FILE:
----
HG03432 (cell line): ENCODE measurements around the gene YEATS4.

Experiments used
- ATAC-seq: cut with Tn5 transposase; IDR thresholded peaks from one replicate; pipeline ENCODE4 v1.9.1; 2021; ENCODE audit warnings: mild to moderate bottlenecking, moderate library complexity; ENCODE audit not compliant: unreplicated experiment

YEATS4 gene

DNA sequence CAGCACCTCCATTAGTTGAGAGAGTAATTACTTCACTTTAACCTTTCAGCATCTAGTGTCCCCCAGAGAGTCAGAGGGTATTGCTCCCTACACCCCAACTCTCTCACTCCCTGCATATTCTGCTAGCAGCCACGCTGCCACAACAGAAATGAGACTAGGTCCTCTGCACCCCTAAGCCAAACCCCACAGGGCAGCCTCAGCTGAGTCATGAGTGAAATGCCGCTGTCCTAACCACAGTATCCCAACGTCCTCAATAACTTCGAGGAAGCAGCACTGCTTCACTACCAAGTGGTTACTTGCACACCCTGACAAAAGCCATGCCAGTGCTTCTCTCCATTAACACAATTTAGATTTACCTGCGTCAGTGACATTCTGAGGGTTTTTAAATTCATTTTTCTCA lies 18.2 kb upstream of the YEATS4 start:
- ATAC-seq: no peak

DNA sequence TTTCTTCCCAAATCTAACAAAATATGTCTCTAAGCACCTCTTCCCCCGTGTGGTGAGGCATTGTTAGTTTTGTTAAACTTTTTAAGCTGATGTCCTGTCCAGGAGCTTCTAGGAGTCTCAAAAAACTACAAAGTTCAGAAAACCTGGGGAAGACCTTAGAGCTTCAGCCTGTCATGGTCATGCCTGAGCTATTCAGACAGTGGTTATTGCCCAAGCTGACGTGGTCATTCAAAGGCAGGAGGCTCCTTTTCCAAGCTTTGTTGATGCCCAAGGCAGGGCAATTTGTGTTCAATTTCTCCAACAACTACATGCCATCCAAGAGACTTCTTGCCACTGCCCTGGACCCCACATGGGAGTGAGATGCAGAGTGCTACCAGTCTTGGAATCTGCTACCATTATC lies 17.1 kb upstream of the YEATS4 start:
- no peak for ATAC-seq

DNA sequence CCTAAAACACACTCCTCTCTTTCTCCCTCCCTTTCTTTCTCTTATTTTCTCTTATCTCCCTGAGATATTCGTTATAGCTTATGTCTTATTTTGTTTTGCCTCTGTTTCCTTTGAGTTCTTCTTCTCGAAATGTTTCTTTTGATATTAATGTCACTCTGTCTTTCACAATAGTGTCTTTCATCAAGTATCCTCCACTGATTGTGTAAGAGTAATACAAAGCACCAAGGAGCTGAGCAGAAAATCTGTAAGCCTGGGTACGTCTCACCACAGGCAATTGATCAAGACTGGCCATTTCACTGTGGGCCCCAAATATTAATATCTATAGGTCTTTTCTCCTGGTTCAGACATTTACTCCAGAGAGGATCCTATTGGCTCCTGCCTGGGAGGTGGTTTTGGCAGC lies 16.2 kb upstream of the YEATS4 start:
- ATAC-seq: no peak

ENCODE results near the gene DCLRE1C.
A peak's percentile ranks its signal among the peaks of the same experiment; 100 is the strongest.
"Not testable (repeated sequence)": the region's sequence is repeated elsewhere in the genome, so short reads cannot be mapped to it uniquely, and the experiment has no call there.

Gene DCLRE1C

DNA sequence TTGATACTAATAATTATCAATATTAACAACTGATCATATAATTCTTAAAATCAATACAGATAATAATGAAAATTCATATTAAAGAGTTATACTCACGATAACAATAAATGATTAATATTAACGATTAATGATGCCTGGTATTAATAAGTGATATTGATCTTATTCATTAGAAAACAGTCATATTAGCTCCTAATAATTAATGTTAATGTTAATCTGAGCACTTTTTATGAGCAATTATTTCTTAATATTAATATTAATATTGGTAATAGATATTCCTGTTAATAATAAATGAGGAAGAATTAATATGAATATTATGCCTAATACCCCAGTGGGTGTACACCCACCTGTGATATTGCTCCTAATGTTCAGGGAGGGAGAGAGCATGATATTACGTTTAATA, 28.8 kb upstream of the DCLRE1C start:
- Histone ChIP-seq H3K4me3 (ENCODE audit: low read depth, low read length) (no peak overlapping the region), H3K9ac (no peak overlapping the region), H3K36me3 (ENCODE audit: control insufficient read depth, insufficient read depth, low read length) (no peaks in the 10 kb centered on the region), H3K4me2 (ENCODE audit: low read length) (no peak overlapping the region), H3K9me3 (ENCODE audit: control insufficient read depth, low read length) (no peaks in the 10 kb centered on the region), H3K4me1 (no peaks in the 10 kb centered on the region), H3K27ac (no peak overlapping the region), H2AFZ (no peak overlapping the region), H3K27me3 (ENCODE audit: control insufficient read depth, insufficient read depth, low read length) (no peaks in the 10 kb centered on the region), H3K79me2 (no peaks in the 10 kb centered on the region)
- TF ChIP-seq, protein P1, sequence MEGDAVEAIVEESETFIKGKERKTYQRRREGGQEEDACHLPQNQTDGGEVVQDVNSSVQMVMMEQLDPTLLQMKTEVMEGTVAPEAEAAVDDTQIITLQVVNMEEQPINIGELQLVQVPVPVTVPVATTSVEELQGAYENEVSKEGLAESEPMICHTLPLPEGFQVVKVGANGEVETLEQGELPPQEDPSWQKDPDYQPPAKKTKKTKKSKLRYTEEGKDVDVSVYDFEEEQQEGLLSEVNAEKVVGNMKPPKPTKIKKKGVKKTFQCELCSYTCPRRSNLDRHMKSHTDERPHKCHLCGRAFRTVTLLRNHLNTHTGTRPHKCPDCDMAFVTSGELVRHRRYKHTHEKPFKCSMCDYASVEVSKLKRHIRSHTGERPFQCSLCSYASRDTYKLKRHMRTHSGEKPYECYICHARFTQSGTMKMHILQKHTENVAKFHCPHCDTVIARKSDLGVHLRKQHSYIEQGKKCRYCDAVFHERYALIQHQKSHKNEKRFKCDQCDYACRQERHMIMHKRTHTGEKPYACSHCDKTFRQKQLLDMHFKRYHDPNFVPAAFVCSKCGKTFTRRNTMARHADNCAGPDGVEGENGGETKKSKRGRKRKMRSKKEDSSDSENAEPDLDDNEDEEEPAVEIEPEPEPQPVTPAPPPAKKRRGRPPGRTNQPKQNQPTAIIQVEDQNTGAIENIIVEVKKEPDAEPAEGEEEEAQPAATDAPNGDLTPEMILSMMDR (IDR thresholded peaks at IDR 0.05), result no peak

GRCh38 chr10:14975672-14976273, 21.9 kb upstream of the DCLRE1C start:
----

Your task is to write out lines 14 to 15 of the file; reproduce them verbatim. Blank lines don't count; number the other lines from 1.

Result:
Gene DCLRE1C

DNA sequence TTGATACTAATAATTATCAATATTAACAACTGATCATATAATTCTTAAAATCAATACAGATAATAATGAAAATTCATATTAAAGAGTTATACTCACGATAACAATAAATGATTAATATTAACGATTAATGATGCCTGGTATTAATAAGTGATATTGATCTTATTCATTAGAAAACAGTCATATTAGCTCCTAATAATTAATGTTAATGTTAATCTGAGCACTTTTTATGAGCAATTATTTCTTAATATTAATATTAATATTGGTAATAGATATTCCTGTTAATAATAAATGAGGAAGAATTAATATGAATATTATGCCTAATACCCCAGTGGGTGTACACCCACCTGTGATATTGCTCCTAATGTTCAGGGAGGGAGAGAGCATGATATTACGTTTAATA, 28.8 kb upstream of the DCLRE1C start: